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Here's to Red Wine

The case for sipping red wine is mounting with a growing body of evidence linking moderate consumption with numerous health benefits including a reduced risk of lifestyle related heart disease.
As the leading cause of death in Australia claiming one life nearly every ten minutes, the suggestion that a daily dose of red will help reduce the risk of cardiovascular disease has been welcomed by doctors, scientists and wine drinkers alike.
Since the early 1990's when it was first purported to be the mystery behind the 'French Paradox', red wine has basked in its reputed health benefits. Scientists at the time were perplexed by the relatively low incidence of coronary heart disease in France, despite a diet high in saturated fats and cholesterol laden foods such as cheese, pork and butter. Scientific studies have since reported red wine as a possible explanation of the French Paradox, with strong evidence to suggest that regular but moderate consumption helps the French fare notably better on a number of health issues despite their love of foods we typically view as unhealthy.
Receiving a strong amount of attention from researchers today is Resveratrol, a naturally occurring polyphenol antioxidant found in the skin of red grapes and ultimately in the skin of red grapes and ultimately in red wine. Resveratrol acts as a 'vascular pipe-cleaner' – protecting the lining of the heart's blood vessels, maintaining blood flow and keeping arteries free of 'fatty' deposits or atherosclerotic plaques known to cause heart attacks and stroke.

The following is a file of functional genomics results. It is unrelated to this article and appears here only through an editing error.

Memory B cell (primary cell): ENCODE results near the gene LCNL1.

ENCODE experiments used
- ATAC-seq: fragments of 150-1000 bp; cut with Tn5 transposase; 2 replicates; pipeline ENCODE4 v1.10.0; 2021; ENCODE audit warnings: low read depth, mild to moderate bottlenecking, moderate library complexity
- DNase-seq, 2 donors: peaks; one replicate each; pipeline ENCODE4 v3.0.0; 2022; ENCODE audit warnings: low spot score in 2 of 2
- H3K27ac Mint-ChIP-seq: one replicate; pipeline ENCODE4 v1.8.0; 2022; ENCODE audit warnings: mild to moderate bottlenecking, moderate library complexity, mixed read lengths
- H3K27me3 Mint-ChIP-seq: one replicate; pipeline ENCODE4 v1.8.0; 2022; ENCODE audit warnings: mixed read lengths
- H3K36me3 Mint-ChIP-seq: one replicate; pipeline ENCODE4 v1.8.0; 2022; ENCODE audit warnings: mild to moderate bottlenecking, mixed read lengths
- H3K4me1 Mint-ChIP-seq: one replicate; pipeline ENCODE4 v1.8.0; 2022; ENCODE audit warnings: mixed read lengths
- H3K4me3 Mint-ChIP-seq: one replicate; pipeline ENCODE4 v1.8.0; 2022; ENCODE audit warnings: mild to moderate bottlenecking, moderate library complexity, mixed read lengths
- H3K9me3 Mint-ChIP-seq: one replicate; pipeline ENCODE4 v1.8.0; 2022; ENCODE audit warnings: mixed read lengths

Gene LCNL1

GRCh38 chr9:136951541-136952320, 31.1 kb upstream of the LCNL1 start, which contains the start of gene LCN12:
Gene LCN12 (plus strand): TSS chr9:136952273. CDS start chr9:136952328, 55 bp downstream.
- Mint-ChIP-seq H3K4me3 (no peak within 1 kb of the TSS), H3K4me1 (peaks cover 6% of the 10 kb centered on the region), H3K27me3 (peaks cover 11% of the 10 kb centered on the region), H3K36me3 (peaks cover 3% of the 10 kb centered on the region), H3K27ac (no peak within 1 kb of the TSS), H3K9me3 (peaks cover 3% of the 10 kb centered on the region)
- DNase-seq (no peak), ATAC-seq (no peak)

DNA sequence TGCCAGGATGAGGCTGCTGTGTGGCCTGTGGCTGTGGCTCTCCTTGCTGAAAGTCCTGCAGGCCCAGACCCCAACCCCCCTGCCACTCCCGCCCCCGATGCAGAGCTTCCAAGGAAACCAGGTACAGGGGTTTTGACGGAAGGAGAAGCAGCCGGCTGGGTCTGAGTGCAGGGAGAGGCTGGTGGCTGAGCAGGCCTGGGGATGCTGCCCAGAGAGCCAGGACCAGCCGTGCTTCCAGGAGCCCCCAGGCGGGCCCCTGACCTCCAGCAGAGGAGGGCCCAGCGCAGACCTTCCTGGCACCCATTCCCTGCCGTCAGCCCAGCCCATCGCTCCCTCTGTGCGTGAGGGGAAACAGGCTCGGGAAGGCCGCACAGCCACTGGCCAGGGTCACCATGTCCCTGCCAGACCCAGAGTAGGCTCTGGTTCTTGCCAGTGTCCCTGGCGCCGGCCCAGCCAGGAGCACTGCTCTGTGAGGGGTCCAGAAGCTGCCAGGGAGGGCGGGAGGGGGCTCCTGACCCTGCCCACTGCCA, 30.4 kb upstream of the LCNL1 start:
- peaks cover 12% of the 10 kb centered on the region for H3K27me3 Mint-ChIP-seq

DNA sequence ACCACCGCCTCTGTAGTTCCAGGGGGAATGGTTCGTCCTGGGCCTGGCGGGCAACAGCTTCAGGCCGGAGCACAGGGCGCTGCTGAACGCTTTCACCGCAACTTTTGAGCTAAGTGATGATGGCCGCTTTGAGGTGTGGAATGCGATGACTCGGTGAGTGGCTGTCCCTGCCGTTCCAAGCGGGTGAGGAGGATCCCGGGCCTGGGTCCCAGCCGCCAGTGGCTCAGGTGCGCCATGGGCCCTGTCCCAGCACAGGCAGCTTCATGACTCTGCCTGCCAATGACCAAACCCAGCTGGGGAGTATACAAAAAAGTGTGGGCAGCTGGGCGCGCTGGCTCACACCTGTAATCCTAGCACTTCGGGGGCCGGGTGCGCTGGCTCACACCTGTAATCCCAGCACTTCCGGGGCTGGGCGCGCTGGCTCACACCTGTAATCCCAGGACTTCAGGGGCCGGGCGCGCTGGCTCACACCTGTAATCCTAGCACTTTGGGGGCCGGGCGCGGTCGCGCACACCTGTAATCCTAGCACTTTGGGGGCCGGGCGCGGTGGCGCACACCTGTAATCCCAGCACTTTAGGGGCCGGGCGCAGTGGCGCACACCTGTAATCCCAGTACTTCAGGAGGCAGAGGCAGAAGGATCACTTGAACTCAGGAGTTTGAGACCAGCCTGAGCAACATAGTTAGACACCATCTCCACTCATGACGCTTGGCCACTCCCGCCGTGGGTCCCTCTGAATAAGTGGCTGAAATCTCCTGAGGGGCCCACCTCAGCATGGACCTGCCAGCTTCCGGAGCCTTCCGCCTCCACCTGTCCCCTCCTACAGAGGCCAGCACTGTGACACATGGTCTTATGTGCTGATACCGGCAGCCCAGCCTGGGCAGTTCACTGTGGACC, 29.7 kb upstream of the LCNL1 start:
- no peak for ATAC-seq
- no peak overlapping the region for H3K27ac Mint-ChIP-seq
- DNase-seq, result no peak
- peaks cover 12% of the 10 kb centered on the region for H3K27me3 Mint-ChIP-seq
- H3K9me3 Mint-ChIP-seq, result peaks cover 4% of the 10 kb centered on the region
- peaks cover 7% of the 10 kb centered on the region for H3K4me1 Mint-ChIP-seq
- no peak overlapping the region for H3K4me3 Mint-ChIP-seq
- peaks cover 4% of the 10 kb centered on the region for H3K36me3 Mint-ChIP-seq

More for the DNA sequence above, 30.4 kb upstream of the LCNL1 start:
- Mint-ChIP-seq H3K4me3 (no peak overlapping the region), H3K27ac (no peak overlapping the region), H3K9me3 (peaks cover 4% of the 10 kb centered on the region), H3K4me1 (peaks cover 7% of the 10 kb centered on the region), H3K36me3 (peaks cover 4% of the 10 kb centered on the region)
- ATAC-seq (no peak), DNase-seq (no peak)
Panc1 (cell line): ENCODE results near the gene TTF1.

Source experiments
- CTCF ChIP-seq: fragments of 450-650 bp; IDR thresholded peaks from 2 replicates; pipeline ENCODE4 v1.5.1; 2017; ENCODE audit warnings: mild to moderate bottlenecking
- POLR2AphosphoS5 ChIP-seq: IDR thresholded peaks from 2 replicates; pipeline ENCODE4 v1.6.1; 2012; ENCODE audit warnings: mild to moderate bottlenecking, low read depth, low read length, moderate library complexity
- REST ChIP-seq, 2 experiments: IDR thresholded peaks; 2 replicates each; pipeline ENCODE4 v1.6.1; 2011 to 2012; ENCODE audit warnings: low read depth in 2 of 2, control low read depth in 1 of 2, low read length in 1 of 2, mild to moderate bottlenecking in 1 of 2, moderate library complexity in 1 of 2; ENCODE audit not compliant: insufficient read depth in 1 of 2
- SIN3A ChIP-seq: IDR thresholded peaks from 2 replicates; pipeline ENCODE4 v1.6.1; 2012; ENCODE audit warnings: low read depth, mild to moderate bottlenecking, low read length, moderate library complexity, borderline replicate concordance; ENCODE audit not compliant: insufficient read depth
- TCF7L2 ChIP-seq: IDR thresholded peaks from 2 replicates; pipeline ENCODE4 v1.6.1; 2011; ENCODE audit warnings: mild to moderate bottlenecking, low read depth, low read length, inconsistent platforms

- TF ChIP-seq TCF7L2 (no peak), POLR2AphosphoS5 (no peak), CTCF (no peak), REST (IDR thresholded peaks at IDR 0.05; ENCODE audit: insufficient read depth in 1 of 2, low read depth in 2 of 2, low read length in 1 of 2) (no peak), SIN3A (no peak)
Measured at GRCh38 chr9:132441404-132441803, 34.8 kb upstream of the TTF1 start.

Other foods argued to contain Resveratrol include pomegranates, blueberries, cranberries and peanuts – although it is not yet known how beneficial eating these foods might be when compared to the moderate consumption of red wine.
While the case for sipping red wine is strong, the rules to reaping its potential health benefits are regularity and moderation. The important of a regular yet moderate consumption is almost impossible to over-emphasise, with the potential for overindulgence to become considerably more harmful to your health. In the words of Abraham Lincoln, the issues is 'not the use of a bad thing, but the abuse of a very good thing.
Australian Alcohol Guidelines advise us to drink no more than two standard drinks on any one day. One standard drink is 100 ml of red, white or sparkling wine (12% alc./vol).
The average restaurant serve of wine (150ml) is equivalent to 1.4 standard drinks while a standard bottle (750ml) equates to 7.5 standard drinks.
Last modified on Tuesday, 30 October 2012 15:17
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